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The PS4 uses a 2.5-inch SATA hard drive like the one found in a laptop. However, no old 2.5-inch drive will work. For a PS4, the depth must not be greater than 9.5 mm, otherwise it is too big for the drawer of the hard drive housing.

There are some that meet the specs and start at around £ 50. We picked a Western Digital WD10JPVX - an older 5400 RPM Blue drive that is 7mm deep that fits nicely - but there are plenty of newer SATA III alternatives out there.

You can even opt for an SSD / HDD hybrid drive, e.g. B. the 1TB Seagate FireCuda gaming drive available from Amazon UK.

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Some have also suggested pure SSD equivalents, which will dramatically increase loading speeds, but can be prohibitively expensive if you're trying to increase storage instead of shrinking it.

The establishment

Installing a PS4 hard drive is much more time consuming than increasing the storage via an external solution. The PS4 takes a little more time to be ready for use. That includes backing up files as well, as you will have to completely reboot after inserting the new drive.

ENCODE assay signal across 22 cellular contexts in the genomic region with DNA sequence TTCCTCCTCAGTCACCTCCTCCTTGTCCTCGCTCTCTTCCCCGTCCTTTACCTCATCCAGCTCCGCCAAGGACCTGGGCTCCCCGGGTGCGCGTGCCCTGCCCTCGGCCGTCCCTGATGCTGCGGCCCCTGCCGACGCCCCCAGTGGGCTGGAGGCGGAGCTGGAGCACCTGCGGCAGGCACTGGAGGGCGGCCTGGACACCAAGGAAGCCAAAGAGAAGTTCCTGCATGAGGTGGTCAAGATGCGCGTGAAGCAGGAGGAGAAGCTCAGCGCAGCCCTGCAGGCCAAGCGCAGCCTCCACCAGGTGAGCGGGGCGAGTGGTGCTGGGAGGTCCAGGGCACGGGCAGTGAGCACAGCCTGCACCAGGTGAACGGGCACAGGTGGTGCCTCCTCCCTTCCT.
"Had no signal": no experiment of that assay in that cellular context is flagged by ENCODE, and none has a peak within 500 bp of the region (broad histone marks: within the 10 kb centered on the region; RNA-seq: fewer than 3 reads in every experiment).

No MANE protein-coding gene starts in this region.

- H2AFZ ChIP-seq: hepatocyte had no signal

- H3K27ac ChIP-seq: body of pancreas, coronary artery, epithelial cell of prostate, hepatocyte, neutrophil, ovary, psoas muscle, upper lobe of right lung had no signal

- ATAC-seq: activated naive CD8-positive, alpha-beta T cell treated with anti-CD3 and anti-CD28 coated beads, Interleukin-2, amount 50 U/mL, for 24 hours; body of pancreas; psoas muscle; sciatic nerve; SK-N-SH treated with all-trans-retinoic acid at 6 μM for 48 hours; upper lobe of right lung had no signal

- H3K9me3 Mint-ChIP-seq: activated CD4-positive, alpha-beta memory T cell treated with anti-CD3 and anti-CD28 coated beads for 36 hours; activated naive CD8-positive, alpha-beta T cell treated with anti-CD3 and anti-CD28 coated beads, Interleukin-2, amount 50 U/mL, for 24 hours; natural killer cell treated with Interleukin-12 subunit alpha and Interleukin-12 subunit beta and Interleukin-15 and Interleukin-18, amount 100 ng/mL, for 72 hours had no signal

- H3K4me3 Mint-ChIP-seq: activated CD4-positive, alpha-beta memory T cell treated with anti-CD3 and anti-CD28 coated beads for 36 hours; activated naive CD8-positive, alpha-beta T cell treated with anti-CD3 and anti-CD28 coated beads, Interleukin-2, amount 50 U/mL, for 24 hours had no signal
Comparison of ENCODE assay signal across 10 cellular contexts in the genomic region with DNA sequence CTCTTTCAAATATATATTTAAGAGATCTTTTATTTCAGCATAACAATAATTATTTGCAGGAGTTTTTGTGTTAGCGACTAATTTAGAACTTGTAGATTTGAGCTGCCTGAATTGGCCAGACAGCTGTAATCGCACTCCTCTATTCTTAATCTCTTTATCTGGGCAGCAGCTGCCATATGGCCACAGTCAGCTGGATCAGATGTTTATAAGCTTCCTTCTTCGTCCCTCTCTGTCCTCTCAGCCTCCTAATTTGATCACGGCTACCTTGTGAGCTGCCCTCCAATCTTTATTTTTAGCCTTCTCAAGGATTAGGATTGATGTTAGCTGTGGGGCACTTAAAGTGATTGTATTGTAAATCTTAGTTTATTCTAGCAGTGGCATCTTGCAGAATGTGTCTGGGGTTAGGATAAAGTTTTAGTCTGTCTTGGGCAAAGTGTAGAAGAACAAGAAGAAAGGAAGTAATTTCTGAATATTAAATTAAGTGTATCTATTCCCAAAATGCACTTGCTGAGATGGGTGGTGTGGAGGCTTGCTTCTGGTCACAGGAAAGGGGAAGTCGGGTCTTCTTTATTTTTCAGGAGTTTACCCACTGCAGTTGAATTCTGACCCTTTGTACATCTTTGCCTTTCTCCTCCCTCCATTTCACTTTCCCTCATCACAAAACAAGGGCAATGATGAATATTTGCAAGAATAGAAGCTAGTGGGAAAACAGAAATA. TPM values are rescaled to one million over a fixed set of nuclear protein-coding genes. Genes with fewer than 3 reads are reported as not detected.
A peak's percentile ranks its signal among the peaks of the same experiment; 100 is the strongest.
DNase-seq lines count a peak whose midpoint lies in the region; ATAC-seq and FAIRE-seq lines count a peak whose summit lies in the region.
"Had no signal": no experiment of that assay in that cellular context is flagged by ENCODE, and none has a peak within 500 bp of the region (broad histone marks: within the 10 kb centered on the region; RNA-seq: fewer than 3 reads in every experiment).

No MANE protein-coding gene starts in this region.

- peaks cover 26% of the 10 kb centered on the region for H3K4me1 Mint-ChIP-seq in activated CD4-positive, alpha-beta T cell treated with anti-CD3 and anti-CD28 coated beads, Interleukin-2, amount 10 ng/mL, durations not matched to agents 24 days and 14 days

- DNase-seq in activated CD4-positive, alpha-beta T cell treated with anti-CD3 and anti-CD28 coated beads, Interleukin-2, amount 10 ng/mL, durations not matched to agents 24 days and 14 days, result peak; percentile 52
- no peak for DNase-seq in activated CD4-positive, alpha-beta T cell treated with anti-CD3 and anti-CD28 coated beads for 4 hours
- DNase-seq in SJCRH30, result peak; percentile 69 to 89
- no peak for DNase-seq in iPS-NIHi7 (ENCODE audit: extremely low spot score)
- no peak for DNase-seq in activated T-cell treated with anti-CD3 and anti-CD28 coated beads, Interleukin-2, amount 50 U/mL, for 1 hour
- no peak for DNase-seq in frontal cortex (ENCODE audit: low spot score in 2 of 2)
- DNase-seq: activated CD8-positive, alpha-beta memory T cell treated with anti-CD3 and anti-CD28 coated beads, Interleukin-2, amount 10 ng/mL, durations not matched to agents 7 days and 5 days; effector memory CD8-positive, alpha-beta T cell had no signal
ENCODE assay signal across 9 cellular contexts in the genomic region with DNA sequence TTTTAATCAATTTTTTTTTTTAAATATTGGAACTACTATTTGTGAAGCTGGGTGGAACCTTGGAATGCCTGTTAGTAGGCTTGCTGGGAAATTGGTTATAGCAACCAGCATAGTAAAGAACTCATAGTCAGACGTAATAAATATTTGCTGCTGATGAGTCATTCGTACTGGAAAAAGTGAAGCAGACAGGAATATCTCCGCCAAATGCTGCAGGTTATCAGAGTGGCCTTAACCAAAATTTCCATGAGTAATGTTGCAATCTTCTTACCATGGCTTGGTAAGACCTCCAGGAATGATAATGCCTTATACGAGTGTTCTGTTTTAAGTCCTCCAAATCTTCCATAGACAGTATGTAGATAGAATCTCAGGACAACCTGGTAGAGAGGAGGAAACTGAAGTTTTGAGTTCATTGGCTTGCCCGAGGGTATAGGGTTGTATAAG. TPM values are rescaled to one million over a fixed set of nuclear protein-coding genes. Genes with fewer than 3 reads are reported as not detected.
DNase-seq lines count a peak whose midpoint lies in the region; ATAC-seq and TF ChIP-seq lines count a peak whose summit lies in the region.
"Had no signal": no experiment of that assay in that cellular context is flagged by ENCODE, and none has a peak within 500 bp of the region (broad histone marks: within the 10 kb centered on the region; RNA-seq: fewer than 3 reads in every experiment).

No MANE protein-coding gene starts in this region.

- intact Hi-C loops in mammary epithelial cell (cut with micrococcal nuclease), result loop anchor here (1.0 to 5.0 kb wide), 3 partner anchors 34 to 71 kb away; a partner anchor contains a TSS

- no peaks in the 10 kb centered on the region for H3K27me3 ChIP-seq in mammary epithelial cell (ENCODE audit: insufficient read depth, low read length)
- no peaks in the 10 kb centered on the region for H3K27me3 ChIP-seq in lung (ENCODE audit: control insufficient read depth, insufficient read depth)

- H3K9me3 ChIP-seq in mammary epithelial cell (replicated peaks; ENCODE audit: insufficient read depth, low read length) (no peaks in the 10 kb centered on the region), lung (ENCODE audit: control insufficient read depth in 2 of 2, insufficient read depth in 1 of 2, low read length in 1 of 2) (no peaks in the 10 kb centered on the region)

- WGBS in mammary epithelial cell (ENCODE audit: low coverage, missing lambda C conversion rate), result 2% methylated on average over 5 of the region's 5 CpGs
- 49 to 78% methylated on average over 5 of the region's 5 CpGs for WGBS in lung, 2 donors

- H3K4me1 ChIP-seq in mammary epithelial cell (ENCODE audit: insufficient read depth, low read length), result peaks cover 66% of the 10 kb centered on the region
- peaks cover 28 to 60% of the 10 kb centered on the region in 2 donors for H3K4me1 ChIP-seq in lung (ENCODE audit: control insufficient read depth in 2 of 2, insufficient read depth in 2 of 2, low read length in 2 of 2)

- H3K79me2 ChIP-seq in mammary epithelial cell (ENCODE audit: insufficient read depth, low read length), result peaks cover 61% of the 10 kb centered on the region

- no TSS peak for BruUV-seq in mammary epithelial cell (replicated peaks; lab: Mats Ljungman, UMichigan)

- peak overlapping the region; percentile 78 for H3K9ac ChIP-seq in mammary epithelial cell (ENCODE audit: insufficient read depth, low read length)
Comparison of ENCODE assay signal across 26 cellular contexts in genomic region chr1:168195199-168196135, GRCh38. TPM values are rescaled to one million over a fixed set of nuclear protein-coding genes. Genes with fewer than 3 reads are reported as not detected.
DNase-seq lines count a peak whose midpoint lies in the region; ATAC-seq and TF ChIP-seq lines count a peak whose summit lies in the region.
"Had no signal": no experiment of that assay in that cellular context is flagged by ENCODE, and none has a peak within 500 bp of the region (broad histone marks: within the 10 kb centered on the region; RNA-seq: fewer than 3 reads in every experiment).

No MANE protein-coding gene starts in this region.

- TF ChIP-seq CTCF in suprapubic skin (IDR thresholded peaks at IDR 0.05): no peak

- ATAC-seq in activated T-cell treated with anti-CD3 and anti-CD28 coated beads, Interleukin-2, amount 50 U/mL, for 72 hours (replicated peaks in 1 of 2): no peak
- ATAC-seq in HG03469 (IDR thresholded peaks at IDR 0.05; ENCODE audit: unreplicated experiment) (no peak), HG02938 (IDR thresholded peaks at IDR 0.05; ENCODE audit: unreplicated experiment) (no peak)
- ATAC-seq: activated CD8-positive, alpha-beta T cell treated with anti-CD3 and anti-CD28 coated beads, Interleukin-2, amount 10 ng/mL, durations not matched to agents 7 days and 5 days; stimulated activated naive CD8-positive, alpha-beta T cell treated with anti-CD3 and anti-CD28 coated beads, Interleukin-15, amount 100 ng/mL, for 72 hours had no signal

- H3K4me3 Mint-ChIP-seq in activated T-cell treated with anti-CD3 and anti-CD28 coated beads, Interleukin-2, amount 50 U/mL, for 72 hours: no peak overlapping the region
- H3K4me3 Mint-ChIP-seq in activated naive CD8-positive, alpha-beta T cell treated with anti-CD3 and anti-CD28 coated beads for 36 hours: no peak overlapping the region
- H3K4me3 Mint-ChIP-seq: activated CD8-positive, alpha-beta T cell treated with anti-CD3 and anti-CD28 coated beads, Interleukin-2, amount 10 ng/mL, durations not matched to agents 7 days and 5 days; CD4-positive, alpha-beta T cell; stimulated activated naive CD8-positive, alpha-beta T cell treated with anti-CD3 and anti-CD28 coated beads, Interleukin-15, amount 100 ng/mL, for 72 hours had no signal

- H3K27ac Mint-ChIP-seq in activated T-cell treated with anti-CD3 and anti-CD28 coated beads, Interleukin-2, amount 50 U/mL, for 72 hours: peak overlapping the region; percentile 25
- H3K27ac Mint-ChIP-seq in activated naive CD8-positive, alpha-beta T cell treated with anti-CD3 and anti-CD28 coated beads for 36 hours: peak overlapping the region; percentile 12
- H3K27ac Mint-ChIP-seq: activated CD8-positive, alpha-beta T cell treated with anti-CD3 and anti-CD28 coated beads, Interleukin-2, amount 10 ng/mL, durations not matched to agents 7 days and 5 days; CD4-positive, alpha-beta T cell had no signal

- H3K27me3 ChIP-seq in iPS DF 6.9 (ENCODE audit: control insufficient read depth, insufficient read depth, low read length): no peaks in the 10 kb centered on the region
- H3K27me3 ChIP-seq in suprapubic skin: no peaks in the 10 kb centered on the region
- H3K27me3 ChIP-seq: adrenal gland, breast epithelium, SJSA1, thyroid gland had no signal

The files that need to be backed up are game storage and any video clips or screenshots that you want to keep. You can do the former in a number of ways.

If you're a PlayStation Plus member, you can upload all of your saved files to the cloud and download them again when you're done. If you've already set this up to happen automatically, there is no need to go through this part of the process again. If you don't have any games yet, this may take a while.